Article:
Spearmint, also a native of Europe, is referred to as common mint, garden mint, Our Lady's mint, and sage of Bethlehem. The leaves are long, spear-shaped and attach to the stalk of the plant vs. stems. Spearmint is most commonly used in teas, mint juleps, mojitos, candy, and gum.

Although they both come from the mentha family, peppermint contains more menthol so it may seem stronger. Spearmint is sometimes described as greener or sweeter while peppermint has a candy cane flavor.

I don't think you can go wrong with either one, it's basically a personal choice according to what you are going to use it for or which plant you like the looks of best.

These perennial herbs thrive in moist, part-sun to shady locations, and expand quickly by underground rhizomes or runners (these are sneaky little shoots that pop up in seemingly random places). I planted some mint in a container full of various herbs thinking, novice gardener that I am, that I could control the stuff with pruning. Wrong! I learned quickly that there is no use struggling with it, because it WILL to take over. So, I suggest if you plant it, give it its own pot and don't plant it in your open garden.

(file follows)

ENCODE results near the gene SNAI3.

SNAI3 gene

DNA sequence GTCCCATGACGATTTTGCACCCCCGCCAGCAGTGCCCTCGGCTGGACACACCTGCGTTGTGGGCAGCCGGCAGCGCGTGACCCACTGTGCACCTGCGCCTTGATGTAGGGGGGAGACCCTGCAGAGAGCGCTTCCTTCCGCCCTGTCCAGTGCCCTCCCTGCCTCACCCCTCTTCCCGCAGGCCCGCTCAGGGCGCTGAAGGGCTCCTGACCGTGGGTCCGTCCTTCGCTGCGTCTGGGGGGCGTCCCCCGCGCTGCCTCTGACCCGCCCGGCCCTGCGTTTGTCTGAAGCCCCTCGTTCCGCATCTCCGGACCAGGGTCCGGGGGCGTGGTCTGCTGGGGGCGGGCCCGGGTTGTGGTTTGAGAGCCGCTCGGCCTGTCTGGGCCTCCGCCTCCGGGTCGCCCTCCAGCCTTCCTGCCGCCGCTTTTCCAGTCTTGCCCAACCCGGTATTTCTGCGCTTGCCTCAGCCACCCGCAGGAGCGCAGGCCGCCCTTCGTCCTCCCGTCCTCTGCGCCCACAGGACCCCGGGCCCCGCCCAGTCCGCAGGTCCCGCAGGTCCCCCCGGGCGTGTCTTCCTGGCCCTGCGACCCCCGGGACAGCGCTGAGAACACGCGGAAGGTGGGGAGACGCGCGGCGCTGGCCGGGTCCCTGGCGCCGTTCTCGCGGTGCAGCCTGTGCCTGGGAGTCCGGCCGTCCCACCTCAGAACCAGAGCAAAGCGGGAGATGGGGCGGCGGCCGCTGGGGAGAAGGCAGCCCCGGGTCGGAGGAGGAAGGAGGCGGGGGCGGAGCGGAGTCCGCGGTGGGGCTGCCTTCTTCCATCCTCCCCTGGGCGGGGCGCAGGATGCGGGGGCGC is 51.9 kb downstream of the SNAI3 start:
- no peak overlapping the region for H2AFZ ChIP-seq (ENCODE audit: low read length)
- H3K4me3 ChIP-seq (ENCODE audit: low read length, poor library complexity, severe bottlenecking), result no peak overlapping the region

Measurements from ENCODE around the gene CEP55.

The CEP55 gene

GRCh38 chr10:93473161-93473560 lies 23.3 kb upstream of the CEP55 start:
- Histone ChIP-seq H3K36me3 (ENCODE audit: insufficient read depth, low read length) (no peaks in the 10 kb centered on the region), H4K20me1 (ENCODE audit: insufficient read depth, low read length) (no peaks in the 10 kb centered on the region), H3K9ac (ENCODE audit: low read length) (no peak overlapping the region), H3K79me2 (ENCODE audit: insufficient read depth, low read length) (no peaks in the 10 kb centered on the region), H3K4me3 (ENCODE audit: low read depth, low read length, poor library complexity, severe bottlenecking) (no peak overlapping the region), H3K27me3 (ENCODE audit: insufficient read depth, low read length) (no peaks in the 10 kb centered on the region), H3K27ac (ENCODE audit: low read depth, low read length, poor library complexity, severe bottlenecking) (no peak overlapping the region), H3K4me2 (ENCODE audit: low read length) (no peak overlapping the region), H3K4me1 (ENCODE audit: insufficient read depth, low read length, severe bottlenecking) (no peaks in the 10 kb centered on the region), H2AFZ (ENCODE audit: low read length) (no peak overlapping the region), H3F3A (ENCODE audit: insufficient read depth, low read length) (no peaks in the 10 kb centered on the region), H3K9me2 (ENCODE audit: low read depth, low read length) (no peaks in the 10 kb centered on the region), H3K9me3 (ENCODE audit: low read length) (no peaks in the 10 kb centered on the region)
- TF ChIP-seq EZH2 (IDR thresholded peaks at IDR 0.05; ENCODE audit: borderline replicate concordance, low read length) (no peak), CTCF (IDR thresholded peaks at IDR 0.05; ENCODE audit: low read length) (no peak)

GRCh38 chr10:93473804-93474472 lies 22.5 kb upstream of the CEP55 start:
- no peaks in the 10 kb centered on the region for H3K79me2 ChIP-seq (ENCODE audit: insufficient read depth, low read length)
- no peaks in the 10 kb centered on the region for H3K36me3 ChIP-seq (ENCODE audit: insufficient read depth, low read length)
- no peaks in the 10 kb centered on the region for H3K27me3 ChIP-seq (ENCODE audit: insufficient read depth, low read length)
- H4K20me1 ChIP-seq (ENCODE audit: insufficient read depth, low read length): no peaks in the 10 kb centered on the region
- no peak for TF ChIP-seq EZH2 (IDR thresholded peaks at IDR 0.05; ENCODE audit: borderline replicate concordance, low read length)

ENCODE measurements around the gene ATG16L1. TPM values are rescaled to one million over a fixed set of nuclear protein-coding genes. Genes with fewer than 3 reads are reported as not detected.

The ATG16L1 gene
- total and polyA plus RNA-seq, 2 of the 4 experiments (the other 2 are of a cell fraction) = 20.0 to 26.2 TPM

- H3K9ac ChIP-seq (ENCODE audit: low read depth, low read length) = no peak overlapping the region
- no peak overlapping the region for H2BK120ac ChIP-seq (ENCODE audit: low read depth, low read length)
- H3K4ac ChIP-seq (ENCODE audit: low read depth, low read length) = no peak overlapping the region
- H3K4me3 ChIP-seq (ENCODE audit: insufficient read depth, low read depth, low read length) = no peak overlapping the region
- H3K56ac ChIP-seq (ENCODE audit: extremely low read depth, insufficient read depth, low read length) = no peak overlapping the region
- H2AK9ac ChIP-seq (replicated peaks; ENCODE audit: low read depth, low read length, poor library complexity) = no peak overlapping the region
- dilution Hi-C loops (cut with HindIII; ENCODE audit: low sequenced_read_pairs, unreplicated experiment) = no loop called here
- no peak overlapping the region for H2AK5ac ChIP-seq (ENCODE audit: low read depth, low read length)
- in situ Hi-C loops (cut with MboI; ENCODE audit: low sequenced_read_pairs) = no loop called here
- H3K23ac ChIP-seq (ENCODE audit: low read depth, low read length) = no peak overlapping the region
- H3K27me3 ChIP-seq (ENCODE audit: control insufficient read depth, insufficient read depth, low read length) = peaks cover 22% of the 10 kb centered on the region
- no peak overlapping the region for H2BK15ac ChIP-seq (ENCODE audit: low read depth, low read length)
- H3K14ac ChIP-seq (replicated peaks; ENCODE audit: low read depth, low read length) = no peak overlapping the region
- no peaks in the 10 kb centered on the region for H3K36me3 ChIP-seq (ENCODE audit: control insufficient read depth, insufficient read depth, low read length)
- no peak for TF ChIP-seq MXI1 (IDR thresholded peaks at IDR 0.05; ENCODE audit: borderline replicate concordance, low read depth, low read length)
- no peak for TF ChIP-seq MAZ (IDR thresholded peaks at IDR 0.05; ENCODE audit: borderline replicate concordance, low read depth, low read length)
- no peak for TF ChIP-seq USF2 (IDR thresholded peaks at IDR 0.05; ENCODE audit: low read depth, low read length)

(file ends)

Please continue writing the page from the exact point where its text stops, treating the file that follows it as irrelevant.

Mint is best used fresh and should be stored only briefly, in plastic bags or in the refrigerator. Here are some ideas for using fresh mint:
  • Crush mint leaves and fold them in whipped cream for an excellent topping on chocolate desserts.
  • Combine freshly-minced mint leaves with watermelon and feta cheese for a delicious summer salad.
  • Steep mint leaves in boiling water for refreshing tea that also soothes indigestion, stomachache and, may improve your memory.
  • Make Mint Water. Twist or bruise 1 cup of peppermint, spearmint, or other mint. Place in a clean half-gallon container. fill with fresh, cool water. Chill in refrigerator. Strain and serve on ice. 
  • Make mint-infused rum for the perfect Mojito. Take a bunch fresh mint. Put it in a plastic baggie with a 1/4 teaspoon of sugar and smash it up a little. Then, stuff the mint into a bottle of white rum and wait a few days. To make your Mojito, combine two ounces of infused rum, one ounce of fresh-squeezed lime juice and one teaspoon of sugar and shake vigorously. Pour over ice and top with two ounces of sparkling water. Garnish with a sprig of mint and a lime wedge and enjoy!
What is your favorite mint - peppermint or spearmint? What do you make with fresh mint?